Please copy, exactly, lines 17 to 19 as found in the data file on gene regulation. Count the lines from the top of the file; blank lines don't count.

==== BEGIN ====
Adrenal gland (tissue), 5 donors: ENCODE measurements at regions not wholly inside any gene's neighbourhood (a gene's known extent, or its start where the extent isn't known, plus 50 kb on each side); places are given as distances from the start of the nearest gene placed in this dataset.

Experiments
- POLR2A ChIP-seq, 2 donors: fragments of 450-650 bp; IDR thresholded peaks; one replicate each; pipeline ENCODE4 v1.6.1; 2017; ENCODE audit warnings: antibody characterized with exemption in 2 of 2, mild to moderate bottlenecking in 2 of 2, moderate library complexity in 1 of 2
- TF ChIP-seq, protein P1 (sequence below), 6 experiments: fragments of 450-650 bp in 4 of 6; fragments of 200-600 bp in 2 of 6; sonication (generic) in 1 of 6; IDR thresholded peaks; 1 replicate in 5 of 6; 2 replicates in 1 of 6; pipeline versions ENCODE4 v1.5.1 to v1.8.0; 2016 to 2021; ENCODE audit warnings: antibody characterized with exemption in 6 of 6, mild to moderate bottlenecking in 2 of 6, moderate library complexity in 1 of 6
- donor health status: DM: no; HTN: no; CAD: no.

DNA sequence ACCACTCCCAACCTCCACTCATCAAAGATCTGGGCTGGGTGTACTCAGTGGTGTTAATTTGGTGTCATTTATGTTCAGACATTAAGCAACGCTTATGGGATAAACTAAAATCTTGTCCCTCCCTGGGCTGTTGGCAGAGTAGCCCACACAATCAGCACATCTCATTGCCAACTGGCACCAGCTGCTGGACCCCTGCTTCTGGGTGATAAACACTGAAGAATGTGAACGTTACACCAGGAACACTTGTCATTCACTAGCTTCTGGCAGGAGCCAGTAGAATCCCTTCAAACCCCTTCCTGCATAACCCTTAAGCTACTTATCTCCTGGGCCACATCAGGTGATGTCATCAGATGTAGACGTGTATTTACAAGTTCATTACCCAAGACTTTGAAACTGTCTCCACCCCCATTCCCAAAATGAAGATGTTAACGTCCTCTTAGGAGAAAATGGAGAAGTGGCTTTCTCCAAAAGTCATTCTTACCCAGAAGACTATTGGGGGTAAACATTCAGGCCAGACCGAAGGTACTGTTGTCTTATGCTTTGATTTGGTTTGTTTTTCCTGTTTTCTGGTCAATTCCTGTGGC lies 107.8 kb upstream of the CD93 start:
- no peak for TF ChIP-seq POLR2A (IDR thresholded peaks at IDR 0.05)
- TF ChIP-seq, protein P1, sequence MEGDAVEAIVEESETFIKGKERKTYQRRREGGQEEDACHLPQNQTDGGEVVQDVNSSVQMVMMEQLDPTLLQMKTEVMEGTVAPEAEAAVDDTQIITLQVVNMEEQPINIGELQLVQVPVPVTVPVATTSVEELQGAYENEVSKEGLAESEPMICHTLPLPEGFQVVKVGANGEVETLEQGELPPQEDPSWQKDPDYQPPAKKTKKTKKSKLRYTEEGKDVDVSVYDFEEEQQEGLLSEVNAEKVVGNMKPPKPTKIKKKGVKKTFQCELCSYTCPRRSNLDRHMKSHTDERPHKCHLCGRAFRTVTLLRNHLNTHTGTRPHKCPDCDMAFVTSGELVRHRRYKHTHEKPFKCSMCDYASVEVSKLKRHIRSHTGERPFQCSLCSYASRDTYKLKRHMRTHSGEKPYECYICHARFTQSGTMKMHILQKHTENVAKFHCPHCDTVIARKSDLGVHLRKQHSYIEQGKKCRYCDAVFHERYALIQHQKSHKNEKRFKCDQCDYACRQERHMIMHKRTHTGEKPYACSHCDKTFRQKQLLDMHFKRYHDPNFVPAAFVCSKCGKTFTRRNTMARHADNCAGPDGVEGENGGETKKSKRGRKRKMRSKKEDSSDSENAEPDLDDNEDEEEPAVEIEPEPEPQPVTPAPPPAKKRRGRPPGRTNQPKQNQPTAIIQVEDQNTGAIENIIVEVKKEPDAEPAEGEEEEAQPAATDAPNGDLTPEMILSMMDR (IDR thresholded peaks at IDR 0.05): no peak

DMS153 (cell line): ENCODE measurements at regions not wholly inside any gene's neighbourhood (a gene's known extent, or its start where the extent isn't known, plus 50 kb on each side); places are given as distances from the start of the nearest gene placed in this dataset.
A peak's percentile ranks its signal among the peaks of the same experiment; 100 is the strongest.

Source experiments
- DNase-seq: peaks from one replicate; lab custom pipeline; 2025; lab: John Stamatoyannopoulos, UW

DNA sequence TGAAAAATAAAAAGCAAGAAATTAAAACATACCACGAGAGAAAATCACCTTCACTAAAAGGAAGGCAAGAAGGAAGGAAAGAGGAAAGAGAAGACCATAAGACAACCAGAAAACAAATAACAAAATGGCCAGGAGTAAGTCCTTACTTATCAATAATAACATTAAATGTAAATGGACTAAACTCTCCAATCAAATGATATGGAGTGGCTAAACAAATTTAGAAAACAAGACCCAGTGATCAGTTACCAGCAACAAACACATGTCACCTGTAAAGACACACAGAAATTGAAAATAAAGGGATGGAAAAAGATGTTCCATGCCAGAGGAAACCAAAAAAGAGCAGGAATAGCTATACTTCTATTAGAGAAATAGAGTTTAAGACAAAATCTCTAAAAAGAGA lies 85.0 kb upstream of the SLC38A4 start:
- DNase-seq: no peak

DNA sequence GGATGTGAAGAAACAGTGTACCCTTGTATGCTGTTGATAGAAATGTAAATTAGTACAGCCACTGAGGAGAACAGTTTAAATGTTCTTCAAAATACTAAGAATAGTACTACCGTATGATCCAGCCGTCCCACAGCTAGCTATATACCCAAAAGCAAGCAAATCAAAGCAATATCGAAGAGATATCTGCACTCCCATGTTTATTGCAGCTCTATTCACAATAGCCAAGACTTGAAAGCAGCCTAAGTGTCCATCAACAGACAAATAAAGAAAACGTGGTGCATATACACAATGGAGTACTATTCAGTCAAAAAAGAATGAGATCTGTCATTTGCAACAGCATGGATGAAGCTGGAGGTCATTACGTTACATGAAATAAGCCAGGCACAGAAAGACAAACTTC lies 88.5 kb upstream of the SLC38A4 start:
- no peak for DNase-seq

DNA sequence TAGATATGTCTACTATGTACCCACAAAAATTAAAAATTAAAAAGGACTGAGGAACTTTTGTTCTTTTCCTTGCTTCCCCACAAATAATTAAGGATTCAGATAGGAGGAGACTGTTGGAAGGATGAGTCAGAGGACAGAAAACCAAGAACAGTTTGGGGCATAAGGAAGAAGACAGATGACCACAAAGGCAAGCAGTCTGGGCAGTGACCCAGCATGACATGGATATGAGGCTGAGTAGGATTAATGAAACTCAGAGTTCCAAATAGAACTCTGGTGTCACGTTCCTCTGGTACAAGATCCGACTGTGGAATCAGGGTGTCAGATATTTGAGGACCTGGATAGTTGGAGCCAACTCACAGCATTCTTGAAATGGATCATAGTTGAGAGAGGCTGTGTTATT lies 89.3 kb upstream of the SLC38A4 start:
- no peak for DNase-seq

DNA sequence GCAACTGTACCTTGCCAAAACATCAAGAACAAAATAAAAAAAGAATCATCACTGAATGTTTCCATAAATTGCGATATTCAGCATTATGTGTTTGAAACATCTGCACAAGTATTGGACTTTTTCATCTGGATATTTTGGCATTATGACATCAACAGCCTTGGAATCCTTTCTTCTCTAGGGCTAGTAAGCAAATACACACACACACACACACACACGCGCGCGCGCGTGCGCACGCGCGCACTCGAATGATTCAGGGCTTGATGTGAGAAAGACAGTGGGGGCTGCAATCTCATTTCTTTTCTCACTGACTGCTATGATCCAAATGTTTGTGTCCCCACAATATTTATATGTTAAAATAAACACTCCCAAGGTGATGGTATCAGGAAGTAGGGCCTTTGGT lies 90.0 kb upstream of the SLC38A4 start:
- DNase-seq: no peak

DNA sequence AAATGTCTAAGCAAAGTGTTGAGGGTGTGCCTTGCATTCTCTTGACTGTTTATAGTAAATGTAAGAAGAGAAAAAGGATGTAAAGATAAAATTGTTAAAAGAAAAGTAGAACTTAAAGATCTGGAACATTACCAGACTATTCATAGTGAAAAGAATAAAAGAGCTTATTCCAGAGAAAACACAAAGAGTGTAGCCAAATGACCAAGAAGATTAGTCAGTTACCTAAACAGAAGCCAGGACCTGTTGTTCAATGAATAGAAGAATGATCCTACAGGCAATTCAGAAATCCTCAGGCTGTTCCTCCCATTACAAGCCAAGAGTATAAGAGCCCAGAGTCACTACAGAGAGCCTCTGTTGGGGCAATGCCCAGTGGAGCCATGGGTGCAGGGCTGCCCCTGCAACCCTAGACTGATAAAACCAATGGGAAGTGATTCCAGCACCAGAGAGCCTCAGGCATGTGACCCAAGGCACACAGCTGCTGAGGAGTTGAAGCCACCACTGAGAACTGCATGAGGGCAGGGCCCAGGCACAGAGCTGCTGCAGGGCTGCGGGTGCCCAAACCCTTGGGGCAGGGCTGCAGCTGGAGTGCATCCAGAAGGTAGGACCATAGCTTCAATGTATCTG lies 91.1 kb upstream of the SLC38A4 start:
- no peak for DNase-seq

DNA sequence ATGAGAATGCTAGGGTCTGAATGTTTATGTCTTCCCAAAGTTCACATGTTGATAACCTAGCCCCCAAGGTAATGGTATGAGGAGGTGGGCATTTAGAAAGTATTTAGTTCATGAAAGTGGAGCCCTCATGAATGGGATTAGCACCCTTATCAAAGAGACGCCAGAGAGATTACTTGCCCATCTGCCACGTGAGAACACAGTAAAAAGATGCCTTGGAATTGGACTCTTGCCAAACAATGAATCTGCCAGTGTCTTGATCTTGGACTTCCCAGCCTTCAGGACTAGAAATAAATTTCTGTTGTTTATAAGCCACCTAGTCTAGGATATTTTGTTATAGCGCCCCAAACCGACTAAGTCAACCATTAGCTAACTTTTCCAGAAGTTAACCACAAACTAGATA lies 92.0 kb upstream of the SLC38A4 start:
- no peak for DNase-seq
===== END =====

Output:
DNA sequence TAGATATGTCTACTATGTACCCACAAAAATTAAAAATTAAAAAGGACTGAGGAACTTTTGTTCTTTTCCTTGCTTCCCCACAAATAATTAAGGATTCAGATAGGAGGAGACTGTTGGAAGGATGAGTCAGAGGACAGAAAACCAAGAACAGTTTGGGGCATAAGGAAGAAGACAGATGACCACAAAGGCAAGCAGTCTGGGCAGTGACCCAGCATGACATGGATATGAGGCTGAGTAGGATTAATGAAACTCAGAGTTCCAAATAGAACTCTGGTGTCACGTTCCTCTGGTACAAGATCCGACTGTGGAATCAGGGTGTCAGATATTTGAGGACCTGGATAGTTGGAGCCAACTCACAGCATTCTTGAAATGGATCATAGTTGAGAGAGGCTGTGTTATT lies 89.3 kb upstream of the SLC38A4 start:
- no peak for DNase-seq

DNA sequence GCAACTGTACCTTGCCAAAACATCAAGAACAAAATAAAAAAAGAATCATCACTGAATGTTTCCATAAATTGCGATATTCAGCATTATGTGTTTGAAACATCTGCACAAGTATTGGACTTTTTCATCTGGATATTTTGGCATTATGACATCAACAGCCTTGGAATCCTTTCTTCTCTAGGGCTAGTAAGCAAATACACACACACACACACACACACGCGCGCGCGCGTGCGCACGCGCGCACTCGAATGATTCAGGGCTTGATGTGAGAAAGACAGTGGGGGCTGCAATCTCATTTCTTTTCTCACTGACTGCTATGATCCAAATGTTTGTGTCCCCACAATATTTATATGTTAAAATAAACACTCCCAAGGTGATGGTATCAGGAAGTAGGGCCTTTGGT lies 90.0 kb upstream of the SLC38A4 start: